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  18. Why are some Pokémon available in ONLY one gender?

    Ignore the fact that Sawk is literally just a blue dude in a karate uniform -- he's always gendered as male but is also literally incapable of breeding with any other Pokémon except for a ditto. How is that biologically sound? Would Sawk even exist without humans to force it to mate?

  19. Are there any endangered Pokémon?

    We know there are some ancient extinct ones because of the existence of Pokémon fossils. But these days most species go extinct because of human intervention, which is literally what the entire Pokémon world revolves around. Are there Pokémon you're just not allowed to catch? Do the other Pokémon know that this is a possibility?

  20. Why are Pokémon trainers expected to start so young?

    Pokémon training appears to be a rite of passage for most children in the world, and Ash Ketchum started when he was just 10 years old. Why so early? When I was 10 I think I still wanted to be a superhero when I grew up. Shouldn't they be learning math or a trade or something instead? Where are the schools in the Pokémon world?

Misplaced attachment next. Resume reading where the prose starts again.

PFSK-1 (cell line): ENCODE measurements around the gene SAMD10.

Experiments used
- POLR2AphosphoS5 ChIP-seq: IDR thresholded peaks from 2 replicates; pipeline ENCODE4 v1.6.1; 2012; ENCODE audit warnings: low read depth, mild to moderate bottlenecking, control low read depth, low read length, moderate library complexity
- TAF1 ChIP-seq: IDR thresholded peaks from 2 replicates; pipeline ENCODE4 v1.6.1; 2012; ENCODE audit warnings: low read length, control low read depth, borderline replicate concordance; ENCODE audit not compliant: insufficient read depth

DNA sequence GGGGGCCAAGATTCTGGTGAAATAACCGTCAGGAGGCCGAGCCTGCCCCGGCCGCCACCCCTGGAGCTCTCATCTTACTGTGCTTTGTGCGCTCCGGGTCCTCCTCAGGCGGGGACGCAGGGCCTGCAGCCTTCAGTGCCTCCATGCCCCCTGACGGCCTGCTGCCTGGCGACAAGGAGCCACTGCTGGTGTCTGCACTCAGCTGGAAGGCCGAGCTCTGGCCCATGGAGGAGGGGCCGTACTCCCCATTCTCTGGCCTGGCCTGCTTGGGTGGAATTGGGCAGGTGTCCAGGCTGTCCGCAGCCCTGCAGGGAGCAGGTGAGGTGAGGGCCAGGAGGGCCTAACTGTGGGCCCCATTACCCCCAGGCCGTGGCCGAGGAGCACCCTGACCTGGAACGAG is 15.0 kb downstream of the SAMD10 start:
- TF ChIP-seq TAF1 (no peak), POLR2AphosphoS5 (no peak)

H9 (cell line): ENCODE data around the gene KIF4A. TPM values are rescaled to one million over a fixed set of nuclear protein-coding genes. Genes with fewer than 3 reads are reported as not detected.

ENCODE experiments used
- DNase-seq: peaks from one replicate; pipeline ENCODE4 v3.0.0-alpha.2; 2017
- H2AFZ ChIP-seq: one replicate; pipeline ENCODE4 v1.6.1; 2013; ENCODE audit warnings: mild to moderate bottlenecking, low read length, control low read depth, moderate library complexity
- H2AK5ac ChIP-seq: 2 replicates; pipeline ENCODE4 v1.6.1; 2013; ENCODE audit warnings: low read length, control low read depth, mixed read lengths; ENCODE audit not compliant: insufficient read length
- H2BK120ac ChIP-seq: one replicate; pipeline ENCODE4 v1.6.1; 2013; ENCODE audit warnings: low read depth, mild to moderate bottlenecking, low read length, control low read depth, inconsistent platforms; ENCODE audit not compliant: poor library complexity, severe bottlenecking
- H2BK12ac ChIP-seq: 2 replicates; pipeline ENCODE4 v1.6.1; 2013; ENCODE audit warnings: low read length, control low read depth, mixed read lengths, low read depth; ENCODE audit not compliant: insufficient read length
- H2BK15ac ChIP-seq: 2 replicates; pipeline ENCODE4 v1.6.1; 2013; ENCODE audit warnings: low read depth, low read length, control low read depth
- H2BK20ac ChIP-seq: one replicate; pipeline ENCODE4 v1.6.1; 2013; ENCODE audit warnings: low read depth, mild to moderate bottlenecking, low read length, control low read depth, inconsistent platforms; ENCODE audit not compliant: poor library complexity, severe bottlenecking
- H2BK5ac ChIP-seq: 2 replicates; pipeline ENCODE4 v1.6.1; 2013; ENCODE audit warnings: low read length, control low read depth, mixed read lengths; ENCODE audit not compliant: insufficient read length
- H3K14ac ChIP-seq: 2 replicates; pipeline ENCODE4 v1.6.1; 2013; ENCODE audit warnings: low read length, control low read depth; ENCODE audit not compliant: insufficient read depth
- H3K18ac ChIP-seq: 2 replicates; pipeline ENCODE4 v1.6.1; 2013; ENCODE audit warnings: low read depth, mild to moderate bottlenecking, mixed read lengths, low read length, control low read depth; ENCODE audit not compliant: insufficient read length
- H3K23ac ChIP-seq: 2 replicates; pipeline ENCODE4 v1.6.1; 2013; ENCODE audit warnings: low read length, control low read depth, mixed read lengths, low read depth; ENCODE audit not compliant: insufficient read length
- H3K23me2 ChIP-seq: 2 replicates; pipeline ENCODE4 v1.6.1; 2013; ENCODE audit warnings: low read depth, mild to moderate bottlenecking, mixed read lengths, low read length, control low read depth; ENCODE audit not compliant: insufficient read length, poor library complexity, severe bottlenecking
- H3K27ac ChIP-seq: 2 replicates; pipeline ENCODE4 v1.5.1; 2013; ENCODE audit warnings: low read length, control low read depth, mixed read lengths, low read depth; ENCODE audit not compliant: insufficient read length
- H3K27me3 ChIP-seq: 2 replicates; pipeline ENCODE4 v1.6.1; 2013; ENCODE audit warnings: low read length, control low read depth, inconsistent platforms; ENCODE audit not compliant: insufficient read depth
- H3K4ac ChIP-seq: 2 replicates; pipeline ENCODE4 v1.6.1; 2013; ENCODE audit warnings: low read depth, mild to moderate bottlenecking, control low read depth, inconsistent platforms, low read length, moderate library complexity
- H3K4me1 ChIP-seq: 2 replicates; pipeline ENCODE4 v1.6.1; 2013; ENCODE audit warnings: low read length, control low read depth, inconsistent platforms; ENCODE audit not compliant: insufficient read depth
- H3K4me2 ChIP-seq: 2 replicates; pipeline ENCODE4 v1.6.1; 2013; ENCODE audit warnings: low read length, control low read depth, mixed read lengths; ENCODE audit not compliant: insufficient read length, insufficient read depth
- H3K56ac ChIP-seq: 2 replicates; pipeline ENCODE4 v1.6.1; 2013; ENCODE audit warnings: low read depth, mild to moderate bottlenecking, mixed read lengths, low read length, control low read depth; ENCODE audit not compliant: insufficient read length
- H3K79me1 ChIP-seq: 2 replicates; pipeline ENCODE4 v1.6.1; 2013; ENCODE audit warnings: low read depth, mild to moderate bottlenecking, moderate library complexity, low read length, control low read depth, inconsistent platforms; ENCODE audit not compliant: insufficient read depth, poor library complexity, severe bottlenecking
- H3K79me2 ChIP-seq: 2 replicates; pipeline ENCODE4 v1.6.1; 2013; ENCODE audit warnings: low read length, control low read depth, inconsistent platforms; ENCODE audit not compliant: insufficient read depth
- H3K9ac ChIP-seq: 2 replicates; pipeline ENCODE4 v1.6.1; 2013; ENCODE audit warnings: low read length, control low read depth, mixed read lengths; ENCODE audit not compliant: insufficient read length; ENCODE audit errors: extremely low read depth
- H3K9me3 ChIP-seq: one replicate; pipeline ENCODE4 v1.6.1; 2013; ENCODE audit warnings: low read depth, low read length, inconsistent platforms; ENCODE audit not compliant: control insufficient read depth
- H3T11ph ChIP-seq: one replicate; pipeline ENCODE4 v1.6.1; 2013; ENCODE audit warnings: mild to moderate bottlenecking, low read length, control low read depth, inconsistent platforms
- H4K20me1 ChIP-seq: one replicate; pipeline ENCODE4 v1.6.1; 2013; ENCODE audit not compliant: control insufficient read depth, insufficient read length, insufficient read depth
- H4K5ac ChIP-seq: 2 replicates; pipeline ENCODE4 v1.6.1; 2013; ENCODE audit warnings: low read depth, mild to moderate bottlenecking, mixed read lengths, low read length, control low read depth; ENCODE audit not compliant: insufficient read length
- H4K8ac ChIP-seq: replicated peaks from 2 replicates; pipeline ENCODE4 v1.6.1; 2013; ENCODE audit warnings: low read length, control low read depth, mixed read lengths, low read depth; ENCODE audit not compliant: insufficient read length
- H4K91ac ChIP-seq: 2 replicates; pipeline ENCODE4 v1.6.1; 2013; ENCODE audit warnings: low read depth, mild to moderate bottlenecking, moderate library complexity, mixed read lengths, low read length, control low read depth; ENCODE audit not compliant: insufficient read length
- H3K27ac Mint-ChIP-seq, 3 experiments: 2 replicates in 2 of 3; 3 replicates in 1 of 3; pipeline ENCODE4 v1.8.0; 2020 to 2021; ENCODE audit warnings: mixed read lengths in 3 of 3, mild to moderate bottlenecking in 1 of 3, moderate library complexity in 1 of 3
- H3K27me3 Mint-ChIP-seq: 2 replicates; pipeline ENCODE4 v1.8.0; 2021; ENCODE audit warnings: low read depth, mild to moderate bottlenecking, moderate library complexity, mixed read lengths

21. Actually, why do people let their children around Pokémon at all?

    Do you know how many Pokémon have Pokédex entries that mention lost or missing children? Drowsee eats children's dreams because they taste delicious. Phuntumps are tree stumps possessed by the spirits of dead children. Drifloon resembles a balloon and sometimes children who hold on to it go missing. One Pokédex entry about Hypno says, 'There once was an incident in which it took away a child it hypnotized.' Why are parents just letting their kids roam around in this environment? Are there no child endangerment laws in the Pokémon world? Are they completely without legal guardians at this point?